Uncategorized

Servicer impact on prepay speeds in Ginnie Mae project loans

| March 15, 2019

This document is intended for institutional investors and is not subject to all of the independence and disclosure standards applicable to debt research reports prepared for retail investors.

It is well established that the prepayment profile of a residential mortgage loan can be impacted by the underlying servicer. Residential MBS investors often prefer pools with either a wide dispersion or particular concentration of servicers in order to dilute or enhance the servicers influence on speeds. Commercial mortgage speeds have often been considered less likely to be influenced by choice of servicer since borrowers are subject to significant prepayment penalties, more sensitive to property price appreciation, and quick to identify and take advantage of opportunities to refinance. Despite this conventional wisdom, analysis of historical speeds of Ginnie Mae project loans shows significant variation among servicers, with prepay speeds of some servicers being up to 50% faster or slower than reference cohorts. The differential impact on project loan prepay speeds may be particularly relevant in deals with high concentrations of particular servicers.

Evaluating prepayments across servicers

Agency servicer prepayment rankings are produced by comparing historical prepayment speeds of each servicer’s pools against the universe of comparable pools while controlling for most other factors that drive prepayments – including loan size, loan age, coupon, vintage, construction or non-construction loan, and prepayment penalties. The speeds of each servicer’s loans are compared to a reference cohort – that is, the universe of loans with the same characteristics. The difference between the historical CPR of the servicers pools and the CPR of the reference cohort is calculated across several horizons, and the servicers are ranked from fastest to slowest. The most recent ranking for Ginnie Mae project loan servicers across a 12-month horizon is shown in Exhibit 1.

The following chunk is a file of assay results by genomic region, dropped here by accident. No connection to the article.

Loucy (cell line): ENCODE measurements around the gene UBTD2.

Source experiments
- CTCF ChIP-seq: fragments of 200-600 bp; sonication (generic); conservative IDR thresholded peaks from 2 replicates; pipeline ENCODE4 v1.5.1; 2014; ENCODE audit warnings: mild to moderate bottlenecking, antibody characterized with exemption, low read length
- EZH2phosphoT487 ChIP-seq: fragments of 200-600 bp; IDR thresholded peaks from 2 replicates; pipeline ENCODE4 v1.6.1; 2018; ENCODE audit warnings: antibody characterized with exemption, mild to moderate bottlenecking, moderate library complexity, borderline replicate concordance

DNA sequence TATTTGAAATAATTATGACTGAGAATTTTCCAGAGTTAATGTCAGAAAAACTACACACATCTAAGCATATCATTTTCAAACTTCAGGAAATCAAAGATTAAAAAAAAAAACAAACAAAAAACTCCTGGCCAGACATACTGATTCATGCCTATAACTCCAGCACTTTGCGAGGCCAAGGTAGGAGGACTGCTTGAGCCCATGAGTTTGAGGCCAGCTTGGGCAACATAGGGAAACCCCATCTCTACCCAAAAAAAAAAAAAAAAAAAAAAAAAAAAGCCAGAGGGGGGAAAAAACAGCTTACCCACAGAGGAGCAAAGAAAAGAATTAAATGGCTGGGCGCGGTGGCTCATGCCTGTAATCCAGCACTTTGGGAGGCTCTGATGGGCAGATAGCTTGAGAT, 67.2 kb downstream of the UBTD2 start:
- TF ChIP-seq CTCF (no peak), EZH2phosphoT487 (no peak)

Exhibit 1: Historical servicer speed ranking – Ginnie Mae project loans

Note: March 2019, reflects February speeds. Servicer rankings are produced monthly. Links to the most recent top 40 and top 200 servicer rankings appear in the APS Portfolio Strategy Library each week. Source: Ginnie Mae, eMBS, Amherst Pierpont Securities

The column highlighted in blue indicates that the servicers are sorted from those with the highest speeds on a percentage basis relative to the underlying reference cohort, to those servicers who have the slowest speeds. The highlighted row, which in this instance corresponds to the servicer Jones Lang LaSalle, identifies the servicer whose historical prepay speeds are currently closest to those of the universe.

Applying servicer speed dispersion to project loan deals

The number of servicers represented in Ginnie Mae project loan deals varies depending on the number of loans and the size of the deal. Deals from 2010 vintage often contained 30 to 40 loans, but recent deals have become larger and more diverse, averaging 75 loans since 2016. There are 43 servicers tracked in our historical prepay table in Exhibit 1. The concentration of those servicers across deals can vary considerably. Three recent deals are compared in Exhibit 2; the three deals are reasonably similar in size, number of loans and number of loan servicers. The split between multifamily and health care loans in each deal is also very close – this is relevant because it is one factor which the historical prepay speed comparison does not control for when comparing cohorts.